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How Kickstarter could disrupt public radio

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“We interrupt our regular program . . .” These words, uttered into microphones across the country every few months, are the beginning of a recurring nightmare for public radio. Listeners dread the seemingly never-ending pledge drives, and radio executives sweat over the fear that their funding goals aren’t being met in times of economic hardship and declining public funds. The good news is that Kickstarter and other forms of crowdfunding could eventually replace these pledge drives. However, they could also change public radio forever.

Blank on Blank successfully raised more than $11,000 on Kickstarter. But getting there wasn’t easy: “It’s a long 30 days,” said the show’s producer David Gerlach.

Some radio producers have already begun to turn to Kickstarter, Indiegogo and similar sites to raise funds for their shows. This week Blank on Blank successfully closed a Kickstarter campaign, raising a modest $11,337 in the process. The show, which resurfaces “lost interviews” with celebrities like Bono, Martin Scorsese and Tim Gunn, wants to use that money to both produce 30 new radio show episodes as well as turn them into animated YouTube videos.(s goog)

Blank on Blank producer David Gerlach told me during a phone call on Tuesday that a big goal was to reach new audiences through the Kickstarter campaign, which indeed led to tons of media coverage. “It was beyond successful,” he told me.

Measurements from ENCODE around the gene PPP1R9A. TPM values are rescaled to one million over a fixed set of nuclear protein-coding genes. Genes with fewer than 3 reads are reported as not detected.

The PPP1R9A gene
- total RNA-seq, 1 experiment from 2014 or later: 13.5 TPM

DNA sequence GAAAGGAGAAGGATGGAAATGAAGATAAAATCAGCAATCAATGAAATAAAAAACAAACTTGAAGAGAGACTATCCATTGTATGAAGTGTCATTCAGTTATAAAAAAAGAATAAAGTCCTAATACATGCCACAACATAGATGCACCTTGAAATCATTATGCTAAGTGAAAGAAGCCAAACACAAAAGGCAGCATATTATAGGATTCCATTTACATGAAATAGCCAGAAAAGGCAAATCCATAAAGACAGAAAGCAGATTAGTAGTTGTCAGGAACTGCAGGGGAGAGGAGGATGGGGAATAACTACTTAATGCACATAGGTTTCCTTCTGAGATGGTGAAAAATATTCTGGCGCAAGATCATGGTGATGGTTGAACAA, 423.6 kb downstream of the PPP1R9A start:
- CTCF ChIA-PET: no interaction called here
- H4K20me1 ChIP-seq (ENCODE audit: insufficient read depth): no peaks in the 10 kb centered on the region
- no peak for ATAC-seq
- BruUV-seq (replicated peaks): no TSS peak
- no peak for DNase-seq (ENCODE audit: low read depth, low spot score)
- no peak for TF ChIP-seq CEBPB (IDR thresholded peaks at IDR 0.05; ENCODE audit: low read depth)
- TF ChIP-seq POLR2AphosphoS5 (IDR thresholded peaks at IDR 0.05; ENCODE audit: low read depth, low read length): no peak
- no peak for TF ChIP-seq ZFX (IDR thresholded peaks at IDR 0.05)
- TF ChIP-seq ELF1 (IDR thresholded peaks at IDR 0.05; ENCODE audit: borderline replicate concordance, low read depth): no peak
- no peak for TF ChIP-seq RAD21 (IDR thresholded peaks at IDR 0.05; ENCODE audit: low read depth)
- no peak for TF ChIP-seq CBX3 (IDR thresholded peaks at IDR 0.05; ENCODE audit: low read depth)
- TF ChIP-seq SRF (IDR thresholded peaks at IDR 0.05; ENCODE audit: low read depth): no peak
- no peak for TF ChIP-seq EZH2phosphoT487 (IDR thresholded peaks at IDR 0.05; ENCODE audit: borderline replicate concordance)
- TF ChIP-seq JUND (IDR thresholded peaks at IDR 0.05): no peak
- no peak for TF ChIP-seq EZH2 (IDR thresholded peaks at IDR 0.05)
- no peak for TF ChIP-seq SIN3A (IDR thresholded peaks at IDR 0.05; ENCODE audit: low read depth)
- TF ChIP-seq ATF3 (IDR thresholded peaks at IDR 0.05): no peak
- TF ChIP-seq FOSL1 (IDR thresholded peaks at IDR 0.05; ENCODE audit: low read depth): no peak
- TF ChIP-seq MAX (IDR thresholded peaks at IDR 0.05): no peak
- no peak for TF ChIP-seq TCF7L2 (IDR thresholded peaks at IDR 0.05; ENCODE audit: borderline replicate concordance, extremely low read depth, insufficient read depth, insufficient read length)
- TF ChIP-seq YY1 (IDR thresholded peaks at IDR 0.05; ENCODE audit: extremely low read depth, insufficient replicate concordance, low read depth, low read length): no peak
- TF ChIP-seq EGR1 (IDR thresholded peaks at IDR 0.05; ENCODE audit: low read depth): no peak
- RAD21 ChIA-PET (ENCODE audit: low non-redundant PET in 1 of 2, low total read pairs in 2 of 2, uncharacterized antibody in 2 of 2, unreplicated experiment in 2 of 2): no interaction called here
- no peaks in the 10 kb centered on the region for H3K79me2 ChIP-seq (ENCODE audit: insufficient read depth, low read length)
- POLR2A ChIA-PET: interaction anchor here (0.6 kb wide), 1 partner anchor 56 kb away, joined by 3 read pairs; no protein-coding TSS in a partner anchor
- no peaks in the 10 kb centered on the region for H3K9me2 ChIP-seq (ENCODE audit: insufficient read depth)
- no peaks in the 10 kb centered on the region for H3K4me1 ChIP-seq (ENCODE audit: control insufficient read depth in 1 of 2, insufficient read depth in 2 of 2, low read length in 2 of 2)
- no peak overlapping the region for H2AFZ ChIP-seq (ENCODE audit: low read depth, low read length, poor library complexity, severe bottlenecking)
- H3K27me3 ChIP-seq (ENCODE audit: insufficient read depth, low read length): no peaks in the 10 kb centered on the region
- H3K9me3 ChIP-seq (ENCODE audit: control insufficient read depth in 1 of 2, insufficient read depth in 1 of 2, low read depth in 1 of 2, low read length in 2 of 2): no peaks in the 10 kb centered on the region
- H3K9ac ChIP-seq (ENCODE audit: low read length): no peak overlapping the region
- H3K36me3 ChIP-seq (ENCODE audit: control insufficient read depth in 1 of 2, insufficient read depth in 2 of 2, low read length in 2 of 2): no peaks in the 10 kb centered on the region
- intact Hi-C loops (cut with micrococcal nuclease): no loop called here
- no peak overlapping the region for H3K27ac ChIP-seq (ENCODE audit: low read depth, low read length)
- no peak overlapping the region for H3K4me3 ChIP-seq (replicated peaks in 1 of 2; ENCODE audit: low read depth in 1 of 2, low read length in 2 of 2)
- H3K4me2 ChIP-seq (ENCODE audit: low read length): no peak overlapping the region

Changing public media forever

Design show 99% Invisible is another Kickstarter success story in the making: It was able to achieve its $42,000 funding goal within 24 hours. Listeners since have pledged more than $74,000 at the time of writing, with 24 days to go. Producer Roman Mars now wants to raise money from a total of 5,000 backers.

“If we do this, I guarantee that independent public media will never be the same,” he wrote on Kickstarter, adding:

“I want the stations, producers and networks to know that if they each take the leap and invest in making something driven by passion and vision, . . . there are people out there that will help in any way they can: at least 5000 people.”

Bootstrapping new voices

99% Invisible raised more than $42,000 in 24 hours to finance its third season. “It was unbelievable watching that happen,” said fellow radio maker and Blank on Blank producer David Gerlach.

The potential Kickstarter has for shows like 99% Invisible and Blank on Blank is indeed exciting, because it gives the audience a new way to support them at a much earlier stage. Previously it took years to establish a new show on public radio, and the process involved grant writing and lots of politics. Now radio stations and producers themselves can turn to Kickstarter and show there’s an audience that values their ideas. “It’s a new way to bootstrap new programs, new voices,” explained Public Radio Exchange (PRX) CEO Jake Shapiro during a phone conversation on Tuesday.

PRX is distributing both Blank on Blank and 99% Invisible, and it helped both programs with their Kickstarter campaigns. Shapiro told me he sees crowd financing through platforms like Kickstarter as a kind of continuation of the idea of publicly financed media, which has been at the core of public radio for decades. Adding a new way for people to contribute could be hugely beneficial, he argued, especially if you reach new audiences that haven’t given in the past. “My hope is that it expands the total pie of giving,” said Shapiro.

Cutting out the affiliate